That 5000th truck is heading to an Australian mine.
Caterpillar vice-president responsible for the Surface Mining & Technology Division Jean Savage said the 793 had been an integral part of making Caterpillar a leading surface mining equipment supplier.
The fact the very first 793, placed into service in 1991, is still operating is a testament to the model's longevity.
One of the longest running 793s was built in 1992 and has accumulated 173,000 hours at a US mine.
Caterpillar global product manager large mining trucks Sudhanshu Singh said the success of the 793 supported the company's belief that it was the most productive and cost-effective mining truck in a range of applications.
"The 793's success is a direct result of collaboration with customers, Cat dealers and cross functional teams within the Caterpillar organisation - who have worked to optimise the performance of Cat trucks in a wider range of applications," he said.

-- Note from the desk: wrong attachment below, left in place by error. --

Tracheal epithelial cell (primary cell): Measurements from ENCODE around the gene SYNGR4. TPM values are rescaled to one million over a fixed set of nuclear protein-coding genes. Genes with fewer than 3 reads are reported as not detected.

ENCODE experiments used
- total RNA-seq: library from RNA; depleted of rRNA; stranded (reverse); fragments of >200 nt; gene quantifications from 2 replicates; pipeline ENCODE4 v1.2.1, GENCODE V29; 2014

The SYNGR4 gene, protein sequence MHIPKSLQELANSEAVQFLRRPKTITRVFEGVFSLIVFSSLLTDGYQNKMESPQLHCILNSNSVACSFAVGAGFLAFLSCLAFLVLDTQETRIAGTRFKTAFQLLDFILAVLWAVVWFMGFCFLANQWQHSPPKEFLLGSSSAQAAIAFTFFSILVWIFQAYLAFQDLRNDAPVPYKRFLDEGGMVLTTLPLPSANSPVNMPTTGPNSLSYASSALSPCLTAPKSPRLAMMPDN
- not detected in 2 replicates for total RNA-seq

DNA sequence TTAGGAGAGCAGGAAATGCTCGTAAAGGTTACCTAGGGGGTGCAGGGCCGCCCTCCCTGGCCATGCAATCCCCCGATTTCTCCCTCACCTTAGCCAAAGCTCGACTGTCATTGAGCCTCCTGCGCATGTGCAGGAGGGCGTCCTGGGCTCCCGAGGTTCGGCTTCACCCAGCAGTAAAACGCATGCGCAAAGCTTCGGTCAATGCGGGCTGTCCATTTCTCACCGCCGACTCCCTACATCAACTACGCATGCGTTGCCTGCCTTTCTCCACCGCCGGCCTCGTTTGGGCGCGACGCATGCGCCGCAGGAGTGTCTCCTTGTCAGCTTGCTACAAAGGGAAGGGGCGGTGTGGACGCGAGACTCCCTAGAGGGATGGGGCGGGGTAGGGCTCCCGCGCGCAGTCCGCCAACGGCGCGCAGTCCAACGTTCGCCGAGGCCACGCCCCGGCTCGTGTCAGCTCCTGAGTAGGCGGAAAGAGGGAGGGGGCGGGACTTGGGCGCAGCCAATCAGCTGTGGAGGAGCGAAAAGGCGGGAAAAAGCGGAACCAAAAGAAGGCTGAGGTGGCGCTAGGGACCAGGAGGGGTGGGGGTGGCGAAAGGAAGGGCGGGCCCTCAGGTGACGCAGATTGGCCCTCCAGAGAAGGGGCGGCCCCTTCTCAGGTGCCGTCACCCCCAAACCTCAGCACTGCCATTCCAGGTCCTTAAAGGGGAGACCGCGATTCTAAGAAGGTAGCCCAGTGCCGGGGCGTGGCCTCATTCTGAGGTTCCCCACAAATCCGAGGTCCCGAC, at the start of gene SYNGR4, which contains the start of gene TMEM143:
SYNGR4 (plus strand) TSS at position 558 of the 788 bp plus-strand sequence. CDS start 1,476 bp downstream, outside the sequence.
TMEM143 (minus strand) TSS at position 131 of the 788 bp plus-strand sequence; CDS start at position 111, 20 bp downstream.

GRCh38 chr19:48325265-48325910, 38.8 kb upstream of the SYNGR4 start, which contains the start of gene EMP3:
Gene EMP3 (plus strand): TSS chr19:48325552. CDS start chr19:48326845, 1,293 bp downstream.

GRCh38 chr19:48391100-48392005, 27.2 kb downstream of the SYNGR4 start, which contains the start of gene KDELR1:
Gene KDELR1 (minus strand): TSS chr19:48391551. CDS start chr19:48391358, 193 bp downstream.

The most recent generation, the 793F, is at the vanguard of autonomous haulage.
The trucks are operating via Command for hauling, part of the Cat Minestar suite.
Most of those autonomous trucks are operating in iron ore mines in Western Australia - predominantly with Fortescue Metals Group and BHP, although Rio Tinto recently added some autonomous 793Fs to its Komatsu autonomous fleet.
However, the numbers of autonomous 793Fs is also starting to grow at South American and North American operations.
Caterpillar autonomous trucks have hauled more than 700 million tonnes since they first started working about four years ago.